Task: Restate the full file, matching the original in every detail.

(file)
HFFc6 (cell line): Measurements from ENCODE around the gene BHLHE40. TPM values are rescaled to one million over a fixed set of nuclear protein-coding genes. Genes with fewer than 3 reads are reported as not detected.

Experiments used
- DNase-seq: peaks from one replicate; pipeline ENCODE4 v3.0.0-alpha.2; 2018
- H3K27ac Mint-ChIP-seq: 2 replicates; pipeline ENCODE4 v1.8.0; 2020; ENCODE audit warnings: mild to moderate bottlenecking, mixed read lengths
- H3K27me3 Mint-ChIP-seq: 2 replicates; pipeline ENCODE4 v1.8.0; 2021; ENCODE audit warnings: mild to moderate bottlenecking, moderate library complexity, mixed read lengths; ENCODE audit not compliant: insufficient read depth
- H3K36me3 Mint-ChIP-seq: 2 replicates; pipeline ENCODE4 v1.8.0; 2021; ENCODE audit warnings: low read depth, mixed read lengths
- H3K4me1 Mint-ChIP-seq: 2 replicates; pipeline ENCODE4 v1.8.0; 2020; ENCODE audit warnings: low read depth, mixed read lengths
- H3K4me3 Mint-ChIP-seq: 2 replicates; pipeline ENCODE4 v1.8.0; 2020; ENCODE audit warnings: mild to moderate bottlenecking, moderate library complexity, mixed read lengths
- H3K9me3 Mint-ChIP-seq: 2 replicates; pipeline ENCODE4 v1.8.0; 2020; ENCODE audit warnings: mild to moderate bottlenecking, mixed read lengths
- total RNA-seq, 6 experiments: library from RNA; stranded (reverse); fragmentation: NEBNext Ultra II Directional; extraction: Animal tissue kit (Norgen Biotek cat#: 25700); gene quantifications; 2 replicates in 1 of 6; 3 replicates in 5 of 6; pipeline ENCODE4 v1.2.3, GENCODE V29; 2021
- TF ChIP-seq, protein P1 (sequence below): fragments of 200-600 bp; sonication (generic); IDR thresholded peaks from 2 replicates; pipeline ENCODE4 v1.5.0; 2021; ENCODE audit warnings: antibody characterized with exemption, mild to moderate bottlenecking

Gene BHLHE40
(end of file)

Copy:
HFFc6 (cell line): Measurements from ENCODE around the gene BHLHE40. TPM values are rescaled to one million over a fixed set of nuclear protein-coding genes. Genes with fewer than 3 reads are reported as not detected.

Experiments used
- DNase-seq: peaks from one replicate; pipeline ENCODE4 v3.0.0-alpha.2; 2018
- H3K27ac Mint-ChIP-seq: 2 replicates; pipeline ENCODE4 v1.8.0; 2020; ENCODE audit warnings: mild to moderate bottlenecking, mixed read lengths
- H3K27me3 Mint-ChIP-seq: 2 replicates; pipeline ENCODE4 v1.8.0; 2021; ENCODE audit warnings: mild to moderate bottlenecking, moderate library complexity, mixed read lengths; ENCODE audit not compliant: insufficient read depth
- H3K36me3 Mint-ChIP-seq: 2 replicates; pipeline ENCODE4 v1.8.0; 2021; ENCODE audit warnings: low read depth, mixed read lengths
- H3K4me1 Mint-ChIP-seq: 2 replicates; pipeline ENCODE4 v1.8.0; 2020; ENCODE audit warnings: low read depth, mixed read lengths
- H3K4me3 Mint-ChIP-seq: 2 replicates; pipeline ENCODE4 v1.8.0; 2020; ENCODE audit warnings: mild to moderate bottlenecking, moderate library complexity, mixed read lengths
- H3K9me3 Mint-ChIP-seq: 2 replicates; pipeline ENCODE4 v1.8.0; 2020; ENCODE audit warnings: mild to moderate bottlenecking, mixed read lengths
- total RNA-seq, 6 experiments: library from RNA; stranded (reverse); fragmentation: NEBNext Ultra II Directional; extraction: Animal tissue kit (Norgen Biotek cat#: 25700); gene quantifications; 2 replicates in 1 of 6; 3 replicates in 5 of 6; pipeline ENCODE4 v1.2.3, GENCODE V29; 2021
- TF ChIP-seq, protein P1 (sequence below): fragments of 200-600 bp; sonication (generic); IDR thresholded peaks from 2 replicates; pipeline ENCODE4 v1.5.0; 2021; ENCODE audit warnings: antibody characterized with exemption, mild to moderate bottlenecking

Gene BHLHE40